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Aja Koul


Aja is the Country Lead for the ASCEND programme in South Sudan. ASCEND is supporting South Sudan through Mass Drug Administration’s (MDAs) targeting Lymphatic Filariasis (LF), Onchocerciasis, Schistosomiasis and Trachoma. The team is also providing curative treatment, morbidity management and disability prevention services. ASCEND is increasing coverage of appropriate preventive measures, including hygiene promotion, behaviour change communications and improved WASH/NTD sector coordination within the country, and as the Country Lead, Aja is key to its success.

What is your specific involvement in the ASCEND programme?

I am the Country Lead for ASCEND in South Sudan; my job involves the day-to-day management of the programme. I am accountable for building strong relationships with South Sudan governmental representatives, DFID the World Health Organisation, and NTD implementing partners for Ascend in country. I’m based out of the Crown Agents’ Health Pooled Fund office in Juba, and I work closely with the ASCEND Nairobi Hubs, Crown Agents HQ and ASCEND consortium members to obtain the necessary support to run the programme effectively in South Sudan.

What most excites you about the work we are carrying out under the ASCEND programme and what are your hopes for what it can achieve?

ASCEND is a very demanding and high-profile programme aimed at controlling and eliminating Neglected Tropical Diseases. Focussed on measurable outputs, we assess progress on an ongoing basis in South Sudan. We work closely with the Government to build programme capacity, champion more integrated approaches to tackling NTDs and provide sustainable solutions. This collaborative approach is quite different from other NTD programmes I have managed in the past.

For example, we work directly with the NTD Department in country to strengthen the ASCEND supply chain system and have dedicated a full-time senior Technical Advisor on supply chains, to ensure NTDs are integrated in the overall health supply chain system. We also work with the Ministry of Health (MoH) to strengthen the monitoring and evaluation of NTDs. Recently, we’ve been developing the first ever South Sudanese National Strategy for Harmonized NTD/WASH Social Mobilization and Behaviour Change Communication 2020-2025. This strategy will be launched soon by the MoH and ASCEND will fully support its implementation.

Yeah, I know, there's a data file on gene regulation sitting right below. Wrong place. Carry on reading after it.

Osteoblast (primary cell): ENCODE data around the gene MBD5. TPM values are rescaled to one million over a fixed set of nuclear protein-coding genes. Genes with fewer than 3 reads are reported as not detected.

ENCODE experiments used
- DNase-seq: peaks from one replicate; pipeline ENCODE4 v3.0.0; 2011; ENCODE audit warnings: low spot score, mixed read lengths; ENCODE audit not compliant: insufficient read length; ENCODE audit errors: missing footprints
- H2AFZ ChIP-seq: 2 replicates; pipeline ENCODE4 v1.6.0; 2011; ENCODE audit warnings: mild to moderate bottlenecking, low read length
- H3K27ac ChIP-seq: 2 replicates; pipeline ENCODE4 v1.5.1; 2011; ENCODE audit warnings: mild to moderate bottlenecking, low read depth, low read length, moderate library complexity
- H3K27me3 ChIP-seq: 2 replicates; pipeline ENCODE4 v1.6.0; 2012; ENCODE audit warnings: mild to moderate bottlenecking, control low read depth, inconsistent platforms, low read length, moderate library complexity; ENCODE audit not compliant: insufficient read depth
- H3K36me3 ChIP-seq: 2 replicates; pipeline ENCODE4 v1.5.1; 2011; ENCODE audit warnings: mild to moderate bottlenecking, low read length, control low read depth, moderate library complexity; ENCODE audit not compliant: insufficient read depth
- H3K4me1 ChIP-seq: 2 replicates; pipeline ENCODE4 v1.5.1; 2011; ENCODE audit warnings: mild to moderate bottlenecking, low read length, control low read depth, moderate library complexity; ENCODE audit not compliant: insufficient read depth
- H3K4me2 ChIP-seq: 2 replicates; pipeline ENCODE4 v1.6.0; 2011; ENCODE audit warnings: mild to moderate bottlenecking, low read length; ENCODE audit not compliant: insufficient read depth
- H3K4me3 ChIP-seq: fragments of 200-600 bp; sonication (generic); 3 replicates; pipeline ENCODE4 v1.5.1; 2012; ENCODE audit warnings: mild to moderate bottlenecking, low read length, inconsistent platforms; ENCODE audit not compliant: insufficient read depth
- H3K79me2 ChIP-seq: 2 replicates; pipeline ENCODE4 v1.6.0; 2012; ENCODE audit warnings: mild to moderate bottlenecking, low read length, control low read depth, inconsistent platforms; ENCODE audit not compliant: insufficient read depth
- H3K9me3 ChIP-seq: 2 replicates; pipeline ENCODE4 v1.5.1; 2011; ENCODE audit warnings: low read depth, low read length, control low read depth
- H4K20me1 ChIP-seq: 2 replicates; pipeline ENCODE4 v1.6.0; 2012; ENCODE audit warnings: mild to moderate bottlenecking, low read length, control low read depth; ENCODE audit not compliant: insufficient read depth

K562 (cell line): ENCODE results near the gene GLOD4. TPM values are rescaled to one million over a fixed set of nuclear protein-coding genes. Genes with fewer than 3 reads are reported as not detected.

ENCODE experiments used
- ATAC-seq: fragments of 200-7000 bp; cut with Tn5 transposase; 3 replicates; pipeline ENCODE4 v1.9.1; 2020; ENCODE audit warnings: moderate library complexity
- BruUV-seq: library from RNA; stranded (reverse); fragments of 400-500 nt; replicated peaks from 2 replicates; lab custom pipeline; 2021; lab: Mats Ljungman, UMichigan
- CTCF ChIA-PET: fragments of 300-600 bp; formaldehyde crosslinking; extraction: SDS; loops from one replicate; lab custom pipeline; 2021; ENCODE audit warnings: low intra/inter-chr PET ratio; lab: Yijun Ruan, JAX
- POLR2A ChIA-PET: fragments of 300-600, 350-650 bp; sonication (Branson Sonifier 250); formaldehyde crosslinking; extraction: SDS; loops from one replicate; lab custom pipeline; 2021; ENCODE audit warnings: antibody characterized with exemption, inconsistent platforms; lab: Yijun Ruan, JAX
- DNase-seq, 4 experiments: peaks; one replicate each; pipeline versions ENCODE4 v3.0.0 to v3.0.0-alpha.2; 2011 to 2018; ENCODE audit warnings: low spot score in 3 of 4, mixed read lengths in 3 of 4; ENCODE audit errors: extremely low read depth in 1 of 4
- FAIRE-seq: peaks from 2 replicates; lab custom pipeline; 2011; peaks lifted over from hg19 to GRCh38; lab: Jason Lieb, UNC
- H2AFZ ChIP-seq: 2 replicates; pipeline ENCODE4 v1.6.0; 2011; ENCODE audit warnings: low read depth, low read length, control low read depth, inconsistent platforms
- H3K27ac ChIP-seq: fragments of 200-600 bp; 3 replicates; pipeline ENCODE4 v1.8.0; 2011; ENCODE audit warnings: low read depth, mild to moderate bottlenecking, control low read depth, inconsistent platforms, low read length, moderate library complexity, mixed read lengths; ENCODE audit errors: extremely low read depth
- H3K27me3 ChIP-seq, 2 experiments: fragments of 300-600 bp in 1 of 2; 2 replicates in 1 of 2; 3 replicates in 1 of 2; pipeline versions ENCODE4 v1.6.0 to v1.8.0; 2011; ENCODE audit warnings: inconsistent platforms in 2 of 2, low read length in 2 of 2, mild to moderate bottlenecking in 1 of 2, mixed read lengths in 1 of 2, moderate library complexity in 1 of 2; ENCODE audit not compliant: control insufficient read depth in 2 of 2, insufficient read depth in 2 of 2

My hopes for ASCEND include that the programme will be recognised by the government, country and the programmes beneficiaries as an outlet that provides sustainable capacity building approaches in relation to NTDs, achieving the long-term integration of efforts to combat all five priority NTDs into public health systems.

Do you think enough is being done to tackle NTDs globally? If not, what could be done to improve the situation?

A lot has been done to tackle NTDs globally. However, a lot is also needed to help countries commit to NTD programmes, for example, by increasing domestic funding and reducing dependency on external donor support. Also, more efforts are needed to control NTD vectors.

What do you think the impact will be on NTD programmes such as ASCEND from the Covid-19 pandemic and how could they react?

There is a risk of not achieving the targets set by the programme due to the constraints on community -based interventions such as prevalence and impact surveys and mass drugs administrations (MDA), caused by the pandemic. This is likely to affect the absorption of funding and implementation rates.  However we are working with the Ministry of Health, DFID and WHO to adapt NTD activities so we can mitigate the risk of spreading C-19, and we are working on a ‘catch-up’ strategy for MDAs, with reference to research from the NTD modelling consortium.

Lastly, is there a moment of your career that you are particularly proud of?

I am particularly proud of being part of the ASCEND programme. The South Sudan programme of Ascend is one the largest – including all 5 of the diseases we are tackling.  Also, whilst I was working with the ministry, I participated in a large mapping exercise for NTDs as a national supervisor and coordinator, and I was very pleased that it concluded successfully despite all the difficulties we faced in the country.